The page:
A task's weight controls fraction of CPU the task will receive -within-
the fraction alloted to that user.
Strictly speaking, a task's weight need not have to depend on its user's
weight. This is true if scheduler core recognizes both user and task levels of
scheduling in the hierarchy. If the scheduler were to recognize fewer
levels of hierarchy, then we will have to take into account a user's
weight in calculation task weight. See thread anchored at
http://lkml.org/lkml/2007/5/26/81 for a description of this idea.
> otherwise, I think, the approach of determining
> the busiest CPU based only on pure tasks' weight would be wrong.. will
> look at it first).
The load considered for determining busiest group/queue is the summation
of -all- task's load on a CPU. That's why I introduced update_load() in
Patch #4 which captures load from real-time tasks as well as
SCHED_NORMAL tasks. When you are changing that update_load() function
(based on class->update_load callback), it would be nice to keep this in
mind (that I need a weight field representing summation of all tasks
> >> If it's user's lrq :: cpu_load .. then it _still_ shows the load at
> >> the moment of T1 while we are at the moment T2 (and user1 was not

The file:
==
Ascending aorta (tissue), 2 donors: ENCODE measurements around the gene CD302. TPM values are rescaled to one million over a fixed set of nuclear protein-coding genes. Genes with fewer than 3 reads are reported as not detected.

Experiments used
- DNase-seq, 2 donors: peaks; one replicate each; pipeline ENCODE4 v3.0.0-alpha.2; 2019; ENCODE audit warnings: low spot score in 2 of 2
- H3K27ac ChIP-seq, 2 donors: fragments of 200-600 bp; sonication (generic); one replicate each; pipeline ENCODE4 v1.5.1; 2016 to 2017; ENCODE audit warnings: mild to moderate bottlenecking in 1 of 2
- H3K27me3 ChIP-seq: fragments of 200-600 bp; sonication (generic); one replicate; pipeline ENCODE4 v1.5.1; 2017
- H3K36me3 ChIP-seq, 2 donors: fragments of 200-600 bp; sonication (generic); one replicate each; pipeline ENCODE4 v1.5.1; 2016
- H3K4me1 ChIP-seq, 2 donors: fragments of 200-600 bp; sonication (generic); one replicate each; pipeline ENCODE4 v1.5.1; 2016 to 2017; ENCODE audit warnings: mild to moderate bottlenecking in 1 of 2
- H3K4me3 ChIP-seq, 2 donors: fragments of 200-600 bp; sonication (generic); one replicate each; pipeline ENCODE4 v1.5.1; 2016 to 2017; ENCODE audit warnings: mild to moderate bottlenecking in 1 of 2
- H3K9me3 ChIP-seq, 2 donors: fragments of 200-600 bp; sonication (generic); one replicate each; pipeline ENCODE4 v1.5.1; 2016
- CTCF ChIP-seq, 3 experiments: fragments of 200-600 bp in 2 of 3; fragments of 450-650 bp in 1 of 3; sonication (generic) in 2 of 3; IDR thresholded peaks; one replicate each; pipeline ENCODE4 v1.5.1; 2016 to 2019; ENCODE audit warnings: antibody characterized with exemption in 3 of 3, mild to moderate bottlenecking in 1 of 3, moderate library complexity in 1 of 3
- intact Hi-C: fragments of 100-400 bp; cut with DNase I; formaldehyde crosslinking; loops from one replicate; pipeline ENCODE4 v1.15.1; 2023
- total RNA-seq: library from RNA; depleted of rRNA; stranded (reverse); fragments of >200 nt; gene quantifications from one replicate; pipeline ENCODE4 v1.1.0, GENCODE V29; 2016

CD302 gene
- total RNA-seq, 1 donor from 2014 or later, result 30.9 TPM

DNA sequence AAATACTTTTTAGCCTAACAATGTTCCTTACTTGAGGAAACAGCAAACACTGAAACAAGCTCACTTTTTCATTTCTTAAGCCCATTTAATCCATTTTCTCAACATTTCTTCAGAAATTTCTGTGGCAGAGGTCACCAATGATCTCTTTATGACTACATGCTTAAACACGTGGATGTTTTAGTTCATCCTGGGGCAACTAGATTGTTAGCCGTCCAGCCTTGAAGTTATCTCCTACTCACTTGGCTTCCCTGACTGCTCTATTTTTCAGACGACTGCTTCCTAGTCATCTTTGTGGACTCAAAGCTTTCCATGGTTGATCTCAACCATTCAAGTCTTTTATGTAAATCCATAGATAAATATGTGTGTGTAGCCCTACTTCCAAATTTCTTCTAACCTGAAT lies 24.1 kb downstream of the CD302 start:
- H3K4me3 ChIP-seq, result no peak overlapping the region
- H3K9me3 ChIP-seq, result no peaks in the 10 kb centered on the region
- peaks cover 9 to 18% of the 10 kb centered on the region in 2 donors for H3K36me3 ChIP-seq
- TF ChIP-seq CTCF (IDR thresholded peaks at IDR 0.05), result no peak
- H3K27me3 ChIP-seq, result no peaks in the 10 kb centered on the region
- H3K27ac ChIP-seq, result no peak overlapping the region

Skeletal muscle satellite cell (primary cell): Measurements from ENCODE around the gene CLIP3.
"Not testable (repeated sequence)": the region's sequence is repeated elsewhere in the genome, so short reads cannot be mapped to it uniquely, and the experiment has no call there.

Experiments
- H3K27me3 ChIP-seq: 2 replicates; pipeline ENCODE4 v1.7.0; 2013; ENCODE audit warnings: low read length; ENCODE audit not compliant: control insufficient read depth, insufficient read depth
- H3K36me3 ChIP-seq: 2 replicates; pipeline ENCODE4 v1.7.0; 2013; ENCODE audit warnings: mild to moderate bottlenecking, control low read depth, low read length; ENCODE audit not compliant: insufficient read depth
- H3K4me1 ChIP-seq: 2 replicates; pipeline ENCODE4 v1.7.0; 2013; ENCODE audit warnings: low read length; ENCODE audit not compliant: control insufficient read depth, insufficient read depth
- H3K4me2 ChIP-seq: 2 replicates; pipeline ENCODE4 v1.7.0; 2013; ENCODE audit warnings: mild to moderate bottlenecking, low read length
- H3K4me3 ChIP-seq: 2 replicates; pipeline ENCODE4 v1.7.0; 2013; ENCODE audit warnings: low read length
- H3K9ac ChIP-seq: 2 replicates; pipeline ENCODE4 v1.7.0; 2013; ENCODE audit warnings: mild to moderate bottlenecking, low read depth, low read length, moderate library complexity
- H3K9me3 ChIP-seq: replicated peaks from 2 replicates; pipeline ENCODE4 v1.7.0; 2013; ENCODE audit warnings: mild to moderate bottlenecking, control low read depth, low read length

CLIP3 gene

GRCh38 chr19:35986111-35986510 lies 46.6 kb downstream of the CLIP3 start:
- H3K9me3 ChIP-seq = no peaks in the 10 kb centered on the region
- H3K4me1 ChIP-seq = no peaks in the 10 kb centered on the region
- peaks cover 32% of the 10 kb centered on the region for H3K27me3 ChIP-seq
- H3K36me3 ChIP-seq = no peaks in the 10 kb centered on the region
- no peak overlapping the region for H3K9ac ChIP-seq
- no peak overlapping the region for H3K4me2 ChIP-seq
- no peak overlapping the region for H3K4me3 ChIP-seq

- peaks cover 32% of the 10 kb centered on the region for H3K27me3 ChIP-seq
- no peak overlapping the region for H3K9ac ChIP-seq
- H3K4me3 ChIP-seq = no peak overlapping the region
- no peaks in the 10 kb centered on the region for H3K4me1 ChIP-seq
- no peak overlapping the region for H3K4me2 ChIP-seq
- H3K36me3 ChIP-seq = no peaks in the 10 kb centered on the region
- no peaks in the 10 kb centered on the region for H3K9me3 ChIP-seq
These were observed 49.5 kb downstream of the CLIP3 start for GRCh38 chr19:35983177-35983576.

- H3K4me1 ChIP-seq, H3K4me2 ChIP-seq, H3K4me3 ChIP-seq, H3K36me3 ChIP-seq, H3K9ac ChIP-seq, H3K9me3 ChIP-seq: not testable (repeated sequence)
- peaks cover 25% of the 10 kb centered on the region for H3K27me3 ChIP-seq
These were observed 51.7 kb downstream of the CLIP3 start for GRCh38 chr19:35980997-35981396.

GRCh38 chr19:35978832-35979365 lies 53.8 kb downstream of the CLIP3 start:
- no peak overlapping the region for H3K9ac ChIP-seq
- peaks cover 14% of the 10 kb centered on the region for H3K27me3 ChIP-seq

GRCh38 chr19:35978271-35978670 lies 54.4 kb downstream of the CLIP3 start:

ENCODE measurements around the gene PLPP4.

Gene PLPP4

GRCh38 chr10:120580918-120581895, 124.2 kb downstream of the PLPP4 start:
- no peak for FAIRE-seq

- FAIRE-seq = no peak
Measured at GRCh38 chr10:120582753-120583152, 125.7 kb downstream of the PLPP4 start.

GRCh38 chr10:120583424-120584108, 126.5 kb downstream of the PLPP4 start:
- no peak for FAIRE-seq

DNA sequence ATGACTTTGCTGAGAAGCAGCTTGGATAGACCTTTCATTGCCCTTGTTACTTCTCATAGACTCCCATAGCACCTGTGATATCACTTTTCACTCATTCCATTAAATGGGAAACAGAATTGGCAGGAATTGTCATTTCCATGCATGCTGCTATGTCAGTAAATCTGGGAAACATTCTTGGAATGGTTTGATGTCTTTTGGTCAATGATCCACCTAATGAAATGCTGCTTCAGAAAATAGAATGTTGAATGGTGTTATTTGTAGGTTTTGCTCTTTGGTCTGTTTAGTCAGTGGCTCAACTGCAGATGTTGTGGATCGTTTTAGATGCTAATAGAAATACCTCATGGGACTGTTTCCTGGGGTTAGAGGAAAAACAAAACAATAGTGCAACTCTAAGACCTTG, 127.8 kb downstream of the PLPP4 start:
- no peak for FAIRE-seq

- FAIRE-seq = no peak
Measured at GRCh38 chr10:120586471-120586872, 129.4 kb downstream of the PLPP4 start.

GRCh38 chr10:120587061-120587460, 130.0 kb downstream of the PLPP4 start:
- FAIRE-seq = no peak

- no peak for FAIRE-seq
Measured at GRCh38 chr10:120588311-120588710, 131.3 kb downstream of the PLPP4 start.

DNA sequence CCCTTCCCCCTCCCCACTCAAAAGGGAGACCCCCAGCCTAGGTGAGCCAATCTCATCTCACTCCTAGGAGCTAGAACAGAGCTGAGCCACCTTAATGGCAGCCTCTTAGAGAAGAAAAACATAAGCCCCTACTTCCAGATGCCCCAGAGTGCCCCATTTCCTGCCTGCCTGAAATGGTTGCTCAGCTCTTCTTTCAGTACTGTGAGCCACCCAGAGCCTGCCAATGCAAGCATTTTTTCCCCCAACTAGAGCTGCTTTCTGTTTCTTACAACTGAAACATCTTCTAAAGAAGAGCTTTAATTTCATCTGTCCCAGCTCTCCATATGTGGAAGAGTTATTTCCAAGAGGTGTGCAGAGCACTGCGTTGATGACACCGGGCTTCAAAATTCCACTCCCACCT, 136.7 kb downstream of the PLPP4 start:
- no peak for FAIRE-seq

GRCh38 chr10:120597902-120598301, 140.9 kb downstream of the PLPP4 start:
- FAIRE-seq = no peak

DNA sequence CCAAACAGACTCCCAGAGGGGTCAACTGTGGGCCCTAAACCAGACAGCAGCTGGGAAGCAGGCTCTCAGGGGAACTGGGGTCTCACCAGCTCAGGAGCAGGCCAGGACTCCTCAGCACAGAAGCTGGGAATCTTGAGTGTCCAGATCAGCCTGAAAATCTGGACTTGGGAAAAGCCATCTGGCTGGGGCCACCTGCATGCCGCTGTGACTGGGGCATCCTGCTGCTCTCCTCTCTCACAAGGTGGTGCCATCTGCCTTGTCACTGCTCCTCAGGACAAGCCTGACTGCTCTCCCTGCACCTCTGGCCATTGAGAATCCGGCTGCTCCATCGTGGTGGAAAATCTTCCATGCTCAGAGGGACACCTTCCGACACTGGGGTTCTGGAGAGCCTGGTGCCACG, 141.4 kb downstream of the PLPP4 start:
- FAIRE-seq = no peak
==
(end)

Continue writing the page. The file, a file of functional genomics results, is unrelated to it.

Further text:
> >> active during dT)..
> >Good point. So how do we solve this? I really really want to avoid
> >running update_load_fair() on all lrq's every tick (it will be a massive
> yeahh.. have to think about it.
> btw, I recall the patch #4 adds some light but noticeable overhead,
> right? did you look at where exactly the overhead comes from?
This probably comes from the split up raw_weighted_load/nr_running
fields. Although I don't know if the overhead is that noticeable in
practice. Let me know if you feel any difference with Patch #4 applied!
> > I am assuming that lrqs don't remain inactive for a long time
> >(given CFS's fairness promise!) and hence probably their cpu_load also
> >won't be -that- stale in practice?
> I guess, it's not only about CFS but about the users' behavior, which
> is something
> we can't control and so can't rely on it.
> Say, a user was active till the moment T1 and then just gone.. - all
> his tasks are really inactive.
> So at the moment T2 user's Irq :: cpu_load will still express the
> situation at the moment T1?
> As long as user's lrq is not involved in 'load balancing', this
> inaccuracy can be revealed only if the info is exported via /proc.
> But say, user's task becomes finally active after _a lot_ of inactive
> ticks (the user came back).. now it's in the rq and waiting for its
> turn (which can be easily > 1 tick).. in the mean time 'load
> balancing' is triggered.. and it considers the old lrq :: cpu_load
I still think that this 'stale' cpu_load data won't last long enough to
serious affect load balance decisions. But something I agree definitely to
watch for during tests. Thanks for the heads up on this possibility!
> just a personal impression.. I'm quite confused by this 'lrq' name...
> it looks pretty similar to 'Irq' (with a big 'i') and I can't stop
> reading it as 'IRQ' [ chores: so stop it! ]
> would be smth like 'cfs_rq' or even 'sched_rq' better? :-)
I chose lrq to mean local run queue. Other names I can think of are
entity_rq or ...actually cfs_rq (as you suggest) sounds better. I will
make this change unless Ingo thinks otherwise.